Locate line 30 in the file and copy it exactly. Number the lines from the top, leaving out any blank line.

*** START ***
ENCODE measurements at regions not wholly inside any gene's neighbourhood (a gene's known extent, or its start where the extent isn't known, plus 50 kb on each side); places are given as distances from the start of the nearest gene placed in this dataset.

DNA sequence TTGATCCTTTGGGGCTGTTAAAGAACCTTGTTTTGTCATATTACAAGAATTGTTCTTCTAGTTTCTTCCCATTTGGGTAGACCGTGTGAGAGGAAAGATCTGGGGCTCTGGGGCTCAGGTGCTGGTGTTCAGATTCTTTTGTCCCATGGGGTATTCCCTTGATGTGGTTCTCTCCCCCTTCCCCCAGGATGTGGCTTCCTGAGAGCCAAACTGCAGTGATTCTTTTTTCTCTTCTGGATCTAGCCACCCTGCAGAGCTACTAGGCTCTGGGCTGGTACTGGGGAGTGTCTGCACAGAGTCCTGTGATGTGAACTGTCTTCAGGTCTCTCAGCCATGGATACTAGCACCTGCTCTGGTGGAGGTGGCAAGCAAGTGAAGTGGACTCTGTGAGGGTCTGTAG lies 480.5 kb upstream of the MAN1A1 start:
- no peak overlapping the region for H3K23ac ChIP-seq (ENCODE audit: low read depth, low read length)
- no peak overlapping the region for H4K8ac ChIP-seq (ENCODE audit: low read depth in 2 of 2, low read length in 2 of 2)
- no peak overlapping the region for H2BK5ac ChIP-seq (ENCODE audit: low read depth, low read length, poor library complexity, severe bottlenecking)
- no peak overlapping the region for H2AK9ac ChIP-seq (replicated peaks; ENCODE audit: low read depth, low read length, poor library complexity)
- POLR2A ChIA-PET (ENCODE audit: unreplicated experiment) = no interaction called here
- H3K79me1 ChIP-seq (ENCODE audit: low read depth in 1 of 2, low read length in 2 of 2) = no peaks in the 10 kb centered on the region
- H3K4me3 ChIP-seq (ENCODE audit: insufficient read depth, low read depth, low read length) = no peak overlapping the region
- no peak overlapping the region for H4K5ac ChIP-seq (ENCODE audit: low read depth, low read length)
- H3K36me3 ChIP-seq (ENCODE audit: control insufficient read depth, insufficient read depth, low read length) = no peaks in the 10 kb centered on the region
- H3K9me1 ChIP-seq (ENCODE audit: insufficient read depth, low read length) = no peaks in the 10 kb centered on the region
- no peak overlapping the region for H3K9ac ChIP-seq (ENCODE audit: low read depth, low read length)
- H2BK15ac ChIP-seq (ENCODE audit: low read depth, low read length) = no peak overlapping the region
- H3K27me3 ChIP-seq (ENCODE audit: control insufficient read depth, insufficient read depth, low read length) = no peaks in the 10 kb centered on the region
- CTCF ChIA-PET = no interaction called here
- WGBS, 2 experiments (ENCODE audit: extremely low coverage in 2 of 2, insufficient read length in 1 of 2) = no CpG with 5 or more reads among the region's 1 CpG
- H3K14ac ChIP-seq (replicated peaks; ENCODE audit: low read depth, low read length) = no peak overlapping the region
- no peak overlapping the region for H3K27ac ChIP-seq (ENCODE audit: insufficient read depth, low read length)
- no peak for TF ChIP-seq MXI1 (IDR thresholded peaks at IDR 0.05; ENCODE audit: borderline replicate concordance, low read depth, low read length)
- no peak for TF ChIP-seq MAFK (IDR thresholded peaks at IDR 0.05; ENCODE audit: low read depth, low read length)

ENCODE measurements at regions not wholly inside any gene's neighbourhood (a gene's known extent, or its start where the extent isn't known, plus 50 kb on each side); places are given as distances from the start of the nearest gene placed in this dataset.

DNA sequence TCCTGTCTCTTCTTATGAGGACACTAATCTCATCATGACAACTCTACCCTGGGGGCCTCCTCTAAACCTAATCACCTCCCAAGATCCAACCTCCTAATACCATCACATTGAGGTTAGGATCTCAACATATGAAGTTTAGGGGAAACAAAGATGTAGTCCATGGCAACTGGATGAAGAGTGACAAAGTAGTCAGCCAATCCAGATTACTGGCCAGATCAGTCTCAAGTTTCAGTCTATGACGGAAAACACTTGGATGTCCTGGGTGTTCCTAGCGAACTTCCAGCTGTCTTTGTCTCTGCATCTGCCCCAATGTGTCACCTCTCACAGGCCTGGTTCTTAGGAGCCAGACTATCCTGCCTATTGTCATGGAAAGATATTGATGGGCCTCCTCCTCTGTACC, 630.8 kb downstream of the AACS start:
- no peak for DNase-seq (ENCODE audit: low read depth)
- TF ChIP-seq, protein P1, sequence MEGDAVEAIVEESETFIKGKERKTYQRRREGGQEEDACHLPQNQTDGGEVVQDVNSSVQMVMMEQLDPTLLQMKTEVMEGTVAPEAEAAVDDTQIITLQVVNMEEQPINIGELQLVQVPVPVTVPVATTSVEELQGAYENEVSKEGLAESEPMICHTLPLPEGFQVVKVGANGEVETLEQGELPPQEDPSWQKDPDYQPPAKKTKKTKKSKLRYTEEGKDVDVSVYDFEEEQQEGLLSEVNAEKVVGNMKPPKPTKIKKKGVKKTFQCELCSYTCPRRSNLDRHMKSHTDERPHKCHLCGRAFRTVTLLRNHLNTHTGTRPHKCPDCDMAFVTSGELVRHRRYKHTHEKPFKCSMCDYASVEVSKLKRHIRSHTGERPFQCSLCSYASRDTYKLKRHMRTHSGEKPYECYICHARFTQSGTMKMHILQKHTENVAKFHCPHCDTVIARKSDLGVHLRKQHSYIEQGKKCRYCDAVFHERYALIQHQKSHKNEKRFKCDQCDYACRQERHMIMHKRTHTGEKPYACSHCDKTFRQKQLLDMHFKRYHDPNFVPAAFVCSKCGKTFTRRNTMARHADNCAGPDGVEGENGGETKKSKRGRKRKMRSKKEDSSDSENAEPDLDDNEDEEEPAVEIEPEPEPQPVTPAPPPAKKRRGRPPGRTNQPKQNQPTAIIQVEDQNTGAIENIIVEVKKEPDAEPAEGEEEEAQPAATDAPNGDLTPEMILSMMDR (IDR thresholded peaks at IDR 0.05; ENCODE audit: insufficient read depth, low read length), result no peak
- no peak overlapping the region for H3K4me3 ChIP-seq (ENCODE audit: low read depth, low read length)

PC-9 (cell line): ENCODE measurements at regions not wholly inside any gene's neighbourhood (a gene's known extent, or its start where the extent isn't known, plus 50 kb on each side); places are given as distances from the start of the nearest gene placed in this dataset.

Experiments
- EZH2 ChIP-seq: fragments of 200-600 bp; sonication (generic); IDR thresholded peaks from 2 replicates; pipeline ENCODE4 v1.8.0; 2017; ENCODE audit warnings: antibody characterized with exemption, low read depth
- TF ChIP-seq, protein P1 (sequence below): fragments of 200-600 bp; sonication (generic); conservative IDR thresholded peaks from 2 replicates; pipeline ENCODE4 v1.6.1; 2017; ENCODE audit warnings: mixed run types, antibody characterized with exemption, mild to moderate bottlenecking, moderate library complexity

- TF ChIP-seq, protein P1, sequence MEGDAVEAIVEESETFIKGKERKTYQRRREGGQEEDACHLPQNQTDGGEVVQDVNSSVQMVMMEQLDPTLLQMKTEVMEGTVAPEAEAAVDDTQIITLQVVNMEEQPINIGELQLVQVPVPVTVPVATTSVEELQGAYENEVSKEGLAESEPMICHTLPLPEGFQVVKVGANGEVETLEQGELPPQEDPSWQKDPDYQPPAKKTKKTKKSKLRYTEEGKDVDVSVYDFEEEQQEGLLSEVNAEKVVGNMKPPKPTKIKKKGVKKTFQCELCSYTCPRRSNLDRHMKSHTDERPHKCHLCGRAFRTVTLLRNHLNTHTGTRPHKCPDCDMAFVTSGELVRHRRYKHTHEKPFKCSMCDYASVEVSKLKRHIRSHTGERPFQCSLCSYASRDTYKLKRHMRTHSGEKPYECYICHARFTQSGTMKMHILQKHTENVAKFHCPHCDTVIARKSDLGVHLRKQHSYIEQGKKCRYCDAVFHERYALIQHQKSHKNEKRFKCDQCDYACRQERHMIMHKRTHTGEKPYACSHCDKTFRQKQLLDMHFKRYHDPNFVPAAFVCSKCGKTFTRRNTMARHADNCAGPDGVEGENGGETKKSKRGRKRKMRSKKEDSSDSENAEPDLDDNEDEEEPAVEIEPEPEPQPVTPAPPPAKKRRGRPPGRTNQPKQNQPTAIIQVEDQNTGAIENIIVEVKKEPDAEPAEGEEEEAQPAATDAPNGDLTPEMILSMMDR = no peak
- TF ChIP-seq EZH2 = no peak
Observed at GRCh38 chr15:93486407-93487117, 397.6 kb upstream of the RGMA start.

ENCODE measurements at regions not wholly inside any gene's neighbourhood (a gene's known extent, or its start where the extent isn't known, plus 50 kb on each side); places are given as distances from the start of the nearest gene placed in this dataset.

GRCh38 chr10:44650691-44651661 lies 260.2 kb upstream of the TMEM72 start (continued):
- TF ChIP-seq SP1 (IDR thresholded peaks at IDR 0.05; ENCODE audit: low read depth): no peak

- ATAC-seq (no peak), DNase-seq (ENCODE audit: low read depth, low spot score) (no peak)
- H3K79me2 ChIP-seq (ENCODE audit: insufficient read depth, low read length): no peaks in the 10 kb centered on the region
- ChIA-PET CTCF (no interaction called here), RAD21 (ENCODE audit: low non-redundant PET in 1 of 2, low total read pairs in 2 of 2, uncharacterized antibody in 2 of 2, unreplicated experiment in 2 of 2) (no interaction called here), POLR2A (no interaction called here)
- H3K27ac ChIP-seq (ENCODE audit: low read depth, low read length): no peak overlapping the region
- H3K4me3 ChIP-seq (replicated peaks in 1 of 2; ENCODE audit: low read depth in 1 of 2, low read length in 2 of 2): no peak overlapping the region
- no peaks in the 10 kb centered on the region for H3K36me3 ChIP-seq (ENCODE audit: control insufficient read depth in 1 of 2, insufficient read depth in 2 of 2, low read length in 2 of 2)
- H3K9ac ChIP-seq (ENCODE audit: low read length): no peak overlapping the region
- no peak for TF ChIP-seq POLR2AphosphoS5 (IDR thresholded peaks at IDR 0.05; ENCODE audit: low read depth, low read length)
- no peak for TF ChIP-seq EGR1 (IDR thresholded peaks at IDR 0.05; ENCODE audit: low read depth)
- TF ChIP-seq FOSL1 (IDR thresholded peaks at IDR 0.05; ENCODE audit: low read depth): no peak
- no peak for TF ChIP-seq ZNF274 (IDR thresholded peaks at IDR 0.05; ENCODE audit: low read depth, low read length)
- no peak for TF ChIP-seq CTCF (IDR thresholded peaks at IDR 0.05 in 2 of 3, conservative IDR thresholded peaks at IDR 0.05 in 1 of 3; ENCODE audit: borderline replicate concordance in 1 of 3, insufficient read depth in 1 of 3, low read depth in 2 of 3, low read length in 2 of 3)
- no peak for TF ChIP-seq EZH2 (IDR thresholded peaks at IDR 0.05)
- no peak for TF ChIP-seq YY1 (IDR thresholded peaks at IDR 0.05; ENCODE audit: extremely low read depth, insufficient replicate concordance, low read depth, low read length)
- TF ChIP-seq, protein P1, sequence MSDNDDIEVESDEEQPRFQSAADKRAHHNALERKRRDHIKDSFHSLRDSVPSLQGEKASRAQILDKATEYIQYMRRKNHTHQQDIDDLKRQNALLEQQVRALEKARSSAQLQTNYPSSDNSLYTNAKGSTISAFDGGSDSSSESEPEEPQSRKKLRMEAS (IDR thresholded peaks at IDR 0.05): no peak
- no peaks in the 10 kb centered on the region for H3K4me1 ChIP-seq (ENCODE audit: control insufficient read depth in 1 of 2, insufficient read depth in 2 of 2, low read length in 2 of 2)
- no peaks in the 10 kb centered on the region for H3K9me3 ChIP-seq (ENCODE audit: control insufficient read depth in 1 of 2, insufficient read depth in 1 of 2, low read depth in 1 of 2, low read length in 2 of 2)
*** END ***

- TF ChIP-seq, protein P1 (sequence below): fragments of 200-600 bp; sonication (generic); conservative IDR thresholded peaks from 2 replicates; pipeline ENCODE4 v1.6.1; 2017; ENCODE audit warnings: mixed run types, antibody characterized with exemption, mild to moderate bottlenecking, moderate library complexity